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June 8, 2015

Enterprise Risk Management and the ISV Conundrum: No One Gets Fired for Choosing IBM

Enterprise Risk Management and the ISV Conundrum: No One Gets Fired for Choosing IBMIndependent software vendors (ISVs) face a tough market. While small businesses and enterprises alike are always on the lookout for the next breakout software-as-a-service or on-premises solutions, they're not willing to risk security breaches just to get a step ahead. This means ISVs must make both software security and enterprise risk management key components of every product they develop, while competing in a market filled with tech giants and long-time security partners. Bottom line? There's a reason no one ever gets fired for buying IBM; is there a way for software vendors to get the best of both worlds?

Big Shoes

According to research firm Gartner, the security vendor market is dominated by big players with heavy footsteps. IBM, for example, ranked third in the world through 2013 with revenue over 1 billion dollars — only McAfee and Symantec did better. What's more, Big Blue has now partnered with Samsung and BlackBerry to create the "Secutablet," a partitioned mobile device that allows all calls, text messages and other activities to occur outside of any surveillance technology, even when that technology is implanted on the device itself.

In other words, IBM and similar firms are trying to tap both ends of the security market. Primarily, these large companies appeal to prospective buyers because they come with track records of outstanding security. Not necessarily innovative, not necessarily cutting-edge, but solid and reliable — enough to keep the wolves at bay. Meanwhile, new ventures like the partnership with BlackBerry suggest IBM is willing to innovate where required and reach out to the emerging, cloud-based IT market.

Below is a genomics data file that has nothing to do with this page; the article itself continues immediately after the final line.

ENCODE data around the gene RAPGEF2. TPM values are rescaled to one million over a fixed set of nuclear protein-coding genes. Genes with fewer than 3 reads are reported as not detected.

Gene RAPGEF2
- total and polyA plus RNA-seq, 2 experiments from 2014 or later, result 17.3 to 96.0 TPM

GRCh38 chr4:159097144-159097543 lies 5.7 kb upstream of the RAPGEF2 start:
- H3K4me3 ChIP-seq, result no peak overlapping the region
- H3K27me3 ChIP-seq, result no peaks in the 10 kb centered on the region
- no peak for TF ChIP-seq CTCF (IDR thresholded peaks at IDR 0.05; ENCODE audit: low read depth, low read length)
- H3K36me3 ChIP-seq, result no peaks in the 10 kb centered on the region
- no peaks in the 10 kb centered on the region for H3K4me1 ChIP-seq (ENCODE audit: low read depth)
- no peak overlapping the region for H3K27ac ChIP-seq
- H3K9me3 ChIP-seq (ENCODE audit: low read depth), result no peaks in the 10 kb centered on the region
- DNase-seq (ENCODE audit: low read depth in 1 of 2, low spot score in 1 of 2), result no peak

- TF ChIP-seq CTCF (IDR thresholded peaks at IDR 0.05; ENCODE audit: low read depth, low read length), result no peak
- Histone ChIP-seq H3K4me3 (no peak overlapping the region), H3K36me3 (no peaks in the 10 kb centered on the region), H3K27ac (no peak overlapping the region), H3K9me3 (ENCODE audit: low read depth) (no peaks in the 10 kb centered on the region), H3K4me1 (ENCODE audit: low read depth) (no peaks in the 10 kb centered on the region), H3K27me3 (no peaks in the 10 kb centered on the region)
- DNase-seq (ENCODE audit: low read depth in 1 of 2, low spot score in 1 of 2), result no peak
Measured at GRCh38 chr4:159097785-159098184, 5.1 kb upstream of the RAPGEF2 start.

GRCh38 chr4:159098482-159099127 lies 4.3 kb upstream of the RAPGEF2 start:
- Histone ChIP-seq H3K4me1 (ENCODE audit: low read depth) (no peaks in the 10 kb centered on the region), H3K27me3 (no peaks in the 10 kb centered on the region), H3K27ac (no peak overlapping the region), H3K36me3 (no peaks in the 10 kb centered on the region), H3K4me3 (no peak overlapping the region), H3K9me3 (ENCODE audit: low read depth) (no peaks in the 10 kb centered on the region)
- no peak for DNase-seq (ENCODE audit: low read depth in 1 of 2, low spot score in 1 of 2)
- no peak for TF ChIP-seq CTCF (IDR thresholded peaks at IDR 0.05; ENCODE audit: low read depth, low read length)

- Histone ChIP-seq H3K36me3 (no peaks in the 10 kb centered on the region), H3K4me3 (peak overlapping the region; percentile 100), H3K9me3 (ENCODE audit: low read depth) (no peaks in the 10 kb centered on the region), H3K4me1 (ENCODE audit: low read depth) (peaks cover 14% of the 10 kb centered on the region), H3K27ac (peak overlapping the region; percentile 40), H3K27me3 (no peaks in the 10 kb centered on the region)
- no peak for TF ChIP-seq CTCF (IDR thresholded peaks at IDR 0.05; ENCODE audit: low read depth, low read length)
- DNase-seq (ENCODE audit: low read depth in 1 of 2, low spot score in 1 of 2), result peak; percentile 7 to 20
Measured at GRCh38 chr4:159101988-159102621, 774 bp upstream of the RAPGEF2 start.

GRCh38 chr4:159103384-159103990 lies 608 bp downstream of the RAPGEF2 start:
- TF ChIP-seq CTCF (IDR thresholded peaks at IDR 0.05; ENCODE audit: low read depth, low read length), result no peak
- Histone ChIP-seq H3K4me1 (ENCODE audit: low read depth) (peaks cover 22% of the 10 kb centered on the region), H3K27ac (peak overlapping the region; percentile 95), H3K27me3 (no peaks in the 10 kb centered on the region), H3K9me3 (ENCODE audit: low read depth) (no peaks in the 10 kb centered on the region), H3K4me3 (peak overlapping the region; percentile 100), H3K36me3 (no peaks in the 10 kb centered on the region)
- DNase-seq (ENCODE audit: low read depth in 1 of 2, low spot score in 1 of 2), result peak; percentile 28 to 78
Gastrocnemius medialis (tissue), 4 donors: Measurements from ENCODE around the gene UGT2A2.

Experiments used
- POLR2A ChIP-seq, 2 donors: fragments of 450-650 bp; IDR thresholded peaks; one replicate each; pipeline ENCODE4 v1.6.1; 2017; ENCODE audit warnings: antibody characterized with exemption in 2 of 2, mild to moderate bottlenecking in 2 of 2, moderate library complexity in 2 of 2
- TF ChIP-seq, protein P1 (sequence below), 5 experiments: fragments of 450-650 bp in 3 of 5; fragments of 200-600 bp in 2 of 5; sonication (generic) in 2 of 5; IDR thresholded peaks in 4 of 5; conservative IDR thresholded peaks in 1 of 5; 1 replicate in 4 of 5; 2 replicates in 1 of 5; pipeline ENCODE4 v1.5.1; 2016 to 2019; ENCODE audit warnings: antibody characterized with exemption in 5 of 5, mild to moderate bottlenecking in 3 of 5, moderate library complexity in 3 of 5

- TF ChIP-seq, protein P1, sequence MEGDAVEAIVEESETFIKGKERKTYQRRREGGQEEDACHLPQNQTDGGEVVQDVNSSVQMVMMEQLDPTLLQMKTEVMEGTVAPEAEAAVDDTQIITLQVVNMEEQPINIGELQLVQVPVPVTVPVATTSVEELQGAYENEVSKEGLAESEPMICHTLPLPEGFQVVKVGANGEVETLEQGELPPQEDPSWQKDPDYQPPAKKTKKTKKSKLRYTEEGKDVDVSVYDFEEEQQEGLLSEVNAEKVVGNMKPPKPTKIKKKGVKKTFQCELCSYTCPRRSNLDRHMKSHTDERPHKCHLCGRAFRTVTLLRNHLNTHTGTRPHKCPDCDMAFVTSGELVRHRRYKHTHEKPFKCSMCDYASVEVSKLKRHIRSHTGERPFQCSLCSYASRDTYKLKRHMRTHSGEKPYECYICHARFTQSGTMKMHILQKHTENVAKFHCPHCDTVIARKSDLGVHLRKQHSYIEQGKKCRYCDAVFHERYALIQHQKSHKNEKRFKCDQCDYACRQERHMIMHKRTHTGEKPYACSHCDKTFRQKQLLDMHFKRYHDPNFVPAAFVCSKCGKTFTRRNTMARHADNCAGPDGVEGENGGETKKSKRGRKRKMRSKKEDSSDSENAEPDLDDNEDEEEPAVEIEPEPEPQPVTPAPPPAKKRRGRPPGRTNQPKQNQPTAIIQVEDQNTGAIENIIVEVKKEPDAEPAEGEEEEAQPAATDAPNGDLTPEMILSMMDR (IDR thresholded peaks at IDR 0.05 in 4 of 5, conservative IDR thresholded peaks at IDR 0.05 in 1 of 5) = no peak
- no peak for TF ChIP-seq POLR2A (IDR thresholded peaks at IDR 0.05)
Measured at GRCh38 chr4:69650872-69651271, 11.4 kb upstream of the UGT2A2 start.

Enterprise Grade

So where does this leave ISVs? In many respects, caught between the drive for innovation and the need for standardization. Tech giants can afford to be boring and reliable — it's why investments in IBM are never frowned upon by C-suite executives. But independent software vendors are expected to push the envelope, sometimes at the cost of security. And there's the catch-22: Fast and loose security controls may deliver projects on time, on budget and chock-full of new features, but if they can't stand up to even basic security testing, then getting them to market is almost impossible. Spending big money on a corporate-class enterprise risk management and application security system, meanwhile, often comes with a prohibitively large cost.

The answer? Aim for the best of both worlds. A recent Forrester study found Veracode's cloud-based application security offering not only improved the "pass" rates of tested software — from 27 percent on the first try to 62 percent — but also significantly reduced the amount of time needed to detect security vulnerabilities. According to the operations manager of one surveyed ISV, "What Veracode can do in three or four days of scanning is at least a month of code review for our engineering team." Total time savings per year? Over $131,000.

Best of Both Worlds

ISVs can't be IBM, HP or Microsoft. But they can tap into the same kind of enterprise-grade security architecture that helps make these firms such popular choices among security-minded IT admins and C-suites. Customers want software that is innovative, well-coded and, above all, secure. This means security must be baked in from the very first line, never tacked on just before products are set to ship. Sure, no one ever gets fired for buying IBM, but a promotion isn't in the offering either. Veracode's cloud-based solution can help improve security at every stage of development and help buyers return to their organizations having chosen innovation over expectation.

Learn more about becoming a secure supplier by checking out Veracode's latest webinar.

Photo Source: Flickr

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Doug Bonderud is a freelance writer passionate about the evolution of technology and its impact on companies, stakeholders and end-users alike. Want to know more? Follow Doug on Twitter.

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